Have you ever wondered why our privacy is now so heavily protected under many laws? While many people do not know, Henrietta Lacks gave us the comfort of knowing that our DNA won’t ever be copied without our permission or knowledge. The book “The Immortal Life of Henrietta Lacks” written by author Rebecca Skloot gives us an insight of the real and raw side of Henrietta’s story. The story that nobody ever told and that doctors kept trying to hide for many years. “Her name is Henrietta Lacks. I’ve spent years staring at that photo, wondering what kind of life she led, what happened to her children, and what she’d think about cells from her cervix living on forever – bought, sold, packaged, and shipped by the trillions to laboratories around the world.” (Pg. #2). By writing this passage, Rebecca is showing both sympathy and empathy.
She starts off the book by trying to put herself in Henrietta’s shoes. She not only tries to grasp but to understand the pain and suffering that the family and Henrietta herself must’ve/ could’ve felt by knowing that her cells were stolen and used for others benefits. In the book, Rebecca often goes from telling Henrietta’s and her family’s story to telling her journey while she was learning it. In which, she frequently expresses her emotions and feelings towards everything that she has learned.
One could argue that this book served many or different purposes and they would be right. We can’t ever be completely sure of who really was the intended audience unless we were to ask the author herself. Although, in my personal belief, the true purpose of this book was to inform us about the woman behind the immortal cells, Henrietta Lacks. Before this book was written, nobody knew about her real story and little knew about her identity. Rebecca wanted readers to know how much suffering the “mother of modern medicine” had endured while she was alive. Additionally, she wanted readers to know the agony and torment her family felt after finding out that doctors gained millions of dollars off their mother’s cells more than twenty years later. Due to this, I believe the intended audience is not only people who did not know about her story but individuals who have experienced the loss of a family member or simply anyone they knew. The audience doesn’t necessarily always have to be one person or group.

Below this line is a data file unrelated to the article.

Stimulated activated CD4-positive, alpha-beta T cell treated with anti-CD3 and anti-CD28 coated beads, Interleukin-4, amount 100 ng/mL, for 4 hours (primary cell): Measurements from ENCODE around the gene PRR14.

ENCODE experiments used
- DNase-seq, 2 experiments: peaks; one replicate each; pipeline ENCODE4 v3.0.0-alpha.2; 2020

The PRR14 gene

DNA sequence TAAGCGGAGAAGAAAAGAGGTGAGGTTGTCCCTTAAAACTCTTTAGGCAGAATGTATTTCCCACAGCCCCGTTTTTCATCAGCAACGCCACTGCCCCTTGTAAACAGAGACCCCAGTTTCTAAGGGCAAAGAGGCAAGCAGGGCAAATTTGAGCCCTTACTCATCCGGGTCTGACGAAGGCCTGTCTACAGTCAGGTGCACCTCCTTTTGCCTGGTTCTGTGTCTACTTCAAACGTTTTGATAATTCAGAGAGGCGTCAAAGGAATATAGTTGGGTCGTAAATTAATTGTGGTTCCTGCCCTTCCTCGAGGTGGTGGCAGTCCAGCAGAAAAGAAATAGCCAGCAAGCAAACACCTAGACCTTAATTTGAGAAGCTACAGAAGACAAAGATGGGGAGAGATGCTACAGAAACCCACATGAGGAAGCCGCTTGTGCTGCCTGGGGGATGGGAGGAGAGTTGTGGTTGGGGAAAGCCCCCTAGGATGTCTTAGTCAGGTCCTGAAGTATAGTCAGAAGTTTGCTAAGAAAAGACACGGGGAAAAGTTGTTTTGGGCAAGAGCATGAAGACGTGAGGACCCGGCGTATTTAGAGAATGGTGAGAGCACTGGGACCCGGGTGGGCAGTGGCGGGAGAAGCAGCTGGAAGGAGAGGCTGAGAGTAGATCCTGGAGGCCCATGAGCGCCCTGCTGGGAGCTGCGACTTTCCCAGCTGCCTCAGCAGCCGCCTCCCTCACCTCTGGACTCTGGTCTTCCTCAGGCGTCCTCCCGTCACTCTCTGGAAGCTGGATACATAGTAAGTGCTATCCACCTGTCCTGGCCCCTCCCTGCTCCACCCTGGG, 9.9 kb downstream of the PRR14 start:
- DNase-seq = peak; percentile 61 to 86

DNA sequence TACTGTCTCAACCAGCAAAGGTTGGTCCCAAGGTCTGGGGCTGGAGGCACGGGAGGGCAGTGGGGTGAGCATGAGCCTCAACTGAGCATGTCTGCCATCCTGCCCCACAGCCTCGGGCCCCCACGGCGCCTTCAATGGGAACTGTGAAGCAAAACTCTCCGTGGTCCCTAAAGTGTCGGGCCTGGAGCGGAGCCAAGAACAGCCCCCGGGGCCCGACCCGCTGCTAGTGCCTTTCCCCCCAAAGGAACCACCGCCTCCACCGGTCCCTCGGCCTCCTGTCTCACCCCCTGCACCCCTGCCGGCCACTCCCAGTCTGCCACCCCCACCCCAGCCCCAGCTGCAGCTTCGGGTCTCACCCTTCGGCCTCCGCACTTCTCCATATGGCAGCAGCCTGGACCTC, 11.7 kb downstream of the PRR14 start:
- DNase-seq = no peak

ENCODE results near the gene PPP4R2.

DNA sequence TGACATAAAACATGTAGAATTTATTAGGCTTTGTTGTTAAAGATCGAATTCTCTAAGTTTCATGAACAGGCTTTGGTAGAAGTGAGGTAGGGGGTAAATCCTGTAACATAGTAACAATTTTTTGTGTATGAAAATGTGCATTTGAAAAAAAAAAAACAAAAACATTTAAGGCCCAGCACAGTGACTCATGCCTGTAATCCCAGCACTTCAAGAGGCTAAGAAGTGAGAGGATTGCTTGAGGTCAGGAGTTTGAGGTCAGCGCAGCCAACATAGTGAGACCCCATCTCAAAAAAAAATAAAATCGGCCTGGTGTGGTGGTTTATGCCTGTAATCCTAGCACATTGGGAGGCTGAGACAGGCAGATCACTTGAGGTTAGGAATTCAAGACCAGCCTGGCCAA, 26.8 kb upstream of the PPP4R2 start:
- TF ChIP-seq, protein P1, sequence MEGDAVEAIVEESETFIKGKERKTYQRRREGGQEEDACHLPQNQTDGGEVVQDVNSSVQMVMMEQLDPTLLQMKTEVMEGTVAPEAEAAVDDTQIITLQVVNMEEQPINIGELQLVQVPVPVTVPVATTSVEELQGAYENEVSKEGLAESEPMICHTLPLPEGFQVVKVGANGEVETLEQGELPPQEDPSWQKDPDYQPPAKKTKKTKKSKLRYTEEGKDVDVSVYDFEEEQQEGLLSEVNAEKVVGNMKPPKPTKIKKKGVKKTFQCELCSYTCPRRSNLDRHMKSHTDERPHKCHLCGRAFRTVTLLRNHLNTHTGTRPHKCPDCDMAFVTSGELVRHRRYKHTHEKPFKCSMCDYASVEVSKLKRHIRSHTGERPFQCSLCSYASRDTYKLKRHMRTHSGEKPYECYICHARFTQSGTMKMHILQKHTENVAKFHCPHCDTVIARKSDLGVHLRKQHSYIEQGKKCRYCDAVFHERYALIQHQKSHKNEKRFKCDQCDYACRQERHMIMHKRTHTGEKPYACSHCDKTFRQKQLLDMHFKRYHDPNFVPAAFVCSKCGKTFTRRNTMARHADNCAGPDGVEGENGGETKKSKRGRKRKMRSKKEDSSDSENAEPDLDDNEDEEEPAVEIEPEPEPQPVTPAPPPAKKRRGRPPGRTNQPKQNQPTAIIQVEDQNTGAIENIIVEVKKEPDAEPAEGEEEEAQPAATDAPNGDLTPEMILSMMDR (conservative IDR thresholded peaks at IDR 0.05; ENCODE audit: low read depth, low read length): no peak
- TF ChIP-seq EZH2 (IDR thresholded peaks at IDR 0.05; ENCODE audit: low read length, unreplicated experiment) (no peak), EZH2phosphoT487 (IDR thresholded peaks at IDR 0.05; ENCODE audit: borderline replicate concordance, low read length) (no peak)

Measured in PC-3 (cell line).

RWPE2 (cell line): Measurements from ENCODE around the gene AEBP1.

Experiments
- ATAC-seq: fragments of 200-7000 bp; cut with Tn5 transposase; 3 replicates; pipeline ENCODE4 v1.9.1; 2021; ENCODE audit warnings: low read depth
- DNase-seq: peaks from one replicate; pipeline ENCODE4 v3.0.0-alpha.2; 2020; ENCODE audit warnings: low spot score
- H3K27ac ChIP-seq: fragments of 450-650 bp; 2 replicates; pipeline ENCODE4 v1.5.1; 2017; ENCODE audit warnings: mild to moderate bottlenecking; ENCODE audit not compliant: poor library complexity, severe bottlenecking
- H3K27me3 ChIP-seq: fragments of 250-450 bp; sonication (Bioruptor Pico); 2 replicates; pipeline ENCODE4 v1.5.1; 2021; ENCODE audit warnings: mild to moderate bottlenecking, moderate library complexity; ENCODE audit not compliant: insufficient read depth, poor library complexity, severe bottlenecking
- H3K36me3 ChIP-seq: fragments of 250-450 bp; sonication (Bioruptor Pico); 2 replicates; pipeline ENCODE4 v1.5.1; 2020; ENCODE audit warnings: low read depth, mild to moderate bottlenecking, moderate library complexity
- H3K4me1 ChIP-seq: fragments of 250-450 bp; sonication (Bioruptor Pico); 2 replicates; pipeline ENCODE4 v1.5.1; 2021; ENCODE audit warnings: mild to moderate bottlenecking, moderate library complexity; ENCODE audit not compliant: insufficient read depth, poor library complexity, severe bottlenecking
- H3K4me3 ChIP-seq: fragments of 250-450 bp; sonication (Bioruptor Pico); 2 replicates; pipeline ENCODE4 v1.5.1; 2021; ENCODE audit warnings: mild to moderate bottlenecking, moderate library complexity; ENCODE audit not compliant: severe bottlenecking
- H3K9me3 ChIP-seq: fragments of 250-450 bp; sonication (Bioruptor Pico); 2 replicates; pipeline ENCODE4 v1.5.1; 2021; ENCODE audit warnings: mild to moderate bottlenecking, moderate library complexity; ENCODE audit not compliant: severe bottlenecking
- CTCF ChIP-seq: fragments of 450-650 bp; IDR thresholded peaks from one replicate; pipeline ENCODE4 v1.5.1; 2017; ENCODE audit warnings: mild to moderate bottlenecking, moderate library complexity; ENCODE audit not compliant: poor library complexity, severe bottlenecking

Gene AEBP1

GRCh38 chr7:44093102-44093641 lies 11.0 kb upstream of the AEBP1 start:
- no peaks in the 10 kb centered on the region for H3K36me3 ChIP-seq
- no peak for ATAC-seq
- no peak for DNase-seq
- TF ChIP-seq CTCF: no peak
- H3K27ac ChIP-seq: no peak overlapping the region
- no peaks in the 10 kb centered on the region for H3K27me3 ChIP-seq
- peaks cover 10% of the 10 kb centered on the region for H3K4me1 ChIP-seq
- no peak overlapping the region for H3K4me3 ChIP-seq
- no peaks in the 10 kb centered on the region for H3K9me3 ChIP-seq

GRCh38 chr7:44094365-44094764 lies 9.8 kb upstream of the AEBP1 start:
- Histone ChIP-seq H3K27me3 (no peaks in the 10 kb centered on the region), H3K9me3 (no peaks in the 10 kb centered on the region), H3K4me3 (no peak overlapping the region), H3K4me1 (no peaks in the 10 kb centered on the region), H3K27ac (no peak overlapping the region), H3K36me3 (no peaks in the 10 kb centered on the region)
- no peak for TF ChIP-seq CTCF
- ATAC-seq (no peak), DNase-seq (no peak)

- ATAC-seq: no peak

There are many ways the intended message could be interpreted. Due to the fact that we all have different perspectives/mindsets, the potential message all depends on the individual who is reading the book. After reading the book thoroughly, I have concluded that the claim or say the message was to let us know that we truly only have ourselves and our family. Therefore, to doctors, scientists, or anybody other than our family, we are just another number, patient or person they have met. “What really would upset Henrietta is the fact that Dr. Gey never told the family anything – we didn’t know nothing about those cells and he didn’t care.” (Pg. #169). This passage like many others in the book, state that doctors or any other individual for that matter, do not care about us as long as it is benefiting them. While Dr. Gey was gaining millions of dollars annually off HeLa and her cells, her family knew nothing of the money and most importantly of the fact that their mother was still alive and more famous than ever. Whilst her family was suffering and mourning the loss of their mother, doctors and scientists all around the world were celebrating a new medical revolution and covering themselves in money that did not belong to them. It is saddening to think that when doctors tell us that they care about us and our health they’re lying. If it was still legal, they would most likely be taking advantage of DNA and cells without our knowledge, just like they did with Henrietta.
If you were to walk up to a stranger and ask them who Henrietta Lacks is, the probability of them knowing what or who you are talking about is tremendously low. The fact that we may have all benefited from HeLa cells without even knowing about it is unbelievable. We are all so selfish that we don’t even care to know why or how we are able to have patient privacy. We are eternally happy that we have the polio vaccine and that technology has advanced so much to the point cloning and gene mapping is all possible. Yet, we could care less about the woman behind it all, about the woman that made it achievable and realistic.
To conclude, I strongly believe this would be a good read for anybody. Individuals who love reading as well as individuals who hate it. When I first got the book, my first thought was to just put it away and never pick it up again. It felt so heavy and looked so long. Each page I read, brought me to the realization that all we have ever know is a lie. I realized that everybody needed to know her story and that it was the least she deserved. By reading this book we are not only passing time but we are learning about our history. In some way, we are able to go back in time and feel someone else’s aching while still being in the comfort of our own bed.